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Published: Wednesday, 4/30/2008

East Toledo soup kitchen staff hoping fund-raiser will help refill pantry

BY ANGIE SCHMITT
BLADE STAFF WRITER
Terry and Kathryn Rathbun, serving lunch at the community center, say the all-volunteer soup kitchen is struggling as donations dwindle. The center serves hot meals three days a week. Terry and Kathryn Rathbun, serving lunch at the community center, say the all-volunteer soup kitchen is struggling as donations dwindle. The center serves hot meals three days a week.
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In her 10 years with the soup kitchen known as Jamie Farr Park Community Center, Kathryn Rathbun never has had to turn a hungry person away.

Now, a global food shortage and an economic downturn seem to be conspiring to tempt fate.

Throughout the life of the all-volunteer operation, the Jamie Farr Park Community Center has offered a hot meal three times each week, with special fare on Christmas and Thanksgiving.

The group also provides emergency boxes full of foodstuffs and commodities for hungry individuals and families. And volunteers always keep a box of doughnuts and a pot of hot coffee available for whomever might drop in, Mrs. Rathbun said.

But as food prices escalate and job opportunities recede, those emergency boxes keep getting leaner, Mrs. Rathbun said. At the same time, demand for the organization's services has intensified, she said.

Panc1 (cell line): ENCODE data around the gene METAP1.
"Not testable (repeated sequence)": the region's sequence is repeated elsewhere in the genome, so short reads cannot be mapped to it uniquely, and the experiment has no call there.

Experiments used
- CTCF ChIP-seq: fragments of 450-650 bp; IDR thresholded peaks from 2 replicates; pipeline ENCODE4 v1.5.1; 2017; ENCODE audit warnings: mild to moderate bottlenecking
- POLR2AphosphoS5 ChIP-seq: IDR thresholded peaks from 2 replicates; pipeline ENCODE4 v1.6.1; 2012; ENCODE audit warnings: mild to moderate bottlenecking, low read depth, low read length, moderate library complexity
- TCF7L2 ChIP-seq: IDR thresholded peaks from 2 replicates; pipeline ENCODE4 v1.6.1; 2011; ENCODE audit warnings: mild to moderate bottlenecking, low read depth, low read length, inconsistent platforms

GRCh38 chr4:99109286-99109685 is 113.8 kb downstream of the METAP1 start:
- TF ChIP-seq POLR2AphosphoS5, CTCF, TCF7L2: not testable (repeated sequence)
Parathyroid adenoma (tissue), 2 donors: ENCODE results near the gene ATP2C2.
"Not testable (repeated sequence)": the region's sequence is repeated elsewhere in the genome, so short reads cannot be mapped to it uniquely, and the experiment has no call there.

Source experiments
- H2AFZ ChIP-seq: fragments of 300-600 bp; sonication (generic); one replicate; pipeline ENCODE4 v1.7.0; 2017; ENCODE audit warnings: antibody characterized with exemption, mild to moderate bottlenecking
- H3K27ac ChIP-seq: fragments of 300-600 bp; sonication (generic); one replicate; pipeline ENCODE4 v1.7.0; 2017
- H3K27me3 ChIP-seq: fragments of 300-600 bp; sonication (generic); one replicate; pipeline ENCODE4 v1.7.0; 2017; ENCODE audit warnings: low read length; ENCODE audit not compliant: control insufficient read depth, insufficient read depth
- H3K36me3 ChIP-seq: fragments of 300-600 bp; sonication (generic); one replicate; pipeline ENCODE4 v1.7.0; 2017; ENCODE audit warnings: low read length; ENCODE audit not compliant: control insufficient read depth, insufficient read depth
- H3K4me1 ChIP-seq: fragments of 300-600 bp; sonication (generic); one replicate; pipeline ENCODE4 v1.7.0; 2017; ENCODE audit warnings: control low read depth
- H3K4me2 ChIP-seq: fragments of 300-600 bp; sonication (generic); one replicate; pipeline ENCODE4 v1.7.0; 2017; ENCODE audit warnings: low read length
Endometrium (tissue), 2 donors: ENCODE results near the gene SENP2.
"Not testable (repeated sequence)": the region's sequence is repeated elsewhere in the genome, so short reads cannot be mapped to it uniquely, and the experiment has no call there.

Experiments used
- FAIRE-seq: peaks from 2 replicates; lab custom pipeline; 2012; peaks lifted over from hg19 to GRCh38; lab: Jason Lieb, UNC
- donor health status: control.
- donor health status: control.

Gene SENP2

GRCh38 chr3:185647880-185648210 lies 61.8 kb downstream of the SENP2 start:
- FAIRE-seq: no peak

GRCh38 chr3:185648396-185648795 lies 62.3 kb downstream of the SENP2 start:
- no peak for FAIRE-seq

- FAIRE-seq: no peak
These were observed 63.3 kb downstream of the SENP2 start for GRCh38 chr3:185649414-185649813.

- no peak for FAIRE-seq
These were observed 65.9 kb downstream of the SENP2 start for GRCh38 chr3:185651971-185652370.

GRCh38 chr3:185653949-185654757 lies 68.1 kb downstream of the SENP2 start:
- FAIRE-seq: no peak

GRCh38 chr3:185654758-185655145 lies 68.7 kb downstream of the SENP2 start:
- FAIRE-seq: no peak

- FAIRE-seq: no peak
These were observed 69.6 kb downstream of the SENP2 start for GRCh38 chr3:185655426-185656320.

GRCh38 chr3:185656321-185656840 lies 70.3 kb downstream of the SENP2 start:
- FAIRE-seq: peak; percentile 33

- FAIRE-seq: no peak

Jerry and Sheryl Fultz have relied on the soup kitchen on and off for years. But the assistance they receive has become more vital since Mrs. Fultz got laid off from her job at Burger King.

Mr. Fultz, a former Marine who served in the Gulf War, still works at the fast-food restaurant. But his income often isn't quite enough to provide for his two stepchildren.

"They have helped me out so much over the years with food and clothing," said Mr. Fultz, 33. "These people are like family."

The community center served almost 9,000 meals to 5,500 adults and children during 2007. Its food boxes provided three meals for three days to 277 families.

Mrs. Rathbun manages the administrative side of the center, while her husband, Terry, serves as cook. A small group of corporate donors cover an insurance policy, the group's only overhead expense.

Through the years, the center has relied entirely on the generosity of the community for supplies. Lately, donations just haven't been enough, Mrs. Rathbun said.

"We just keep struggling along," she said. "We're trying to keep it going."

If financial conditions don't improve, the Jamie Farr Park Community Center may have to close its doors, Mrs. Rathbun said.

In an effort to save the center, volunteers will host a garage sale on May 3 that's aimed at refilling the pantries.

The event will be held from 9 a.m. to 4 p.m. at the park, 2140 North Summit St.

To contribute, or for more information, call 419-936-2707.

Contact Angie Schmitt at:

aschmitt@theblade.com

or 419-724-6104.



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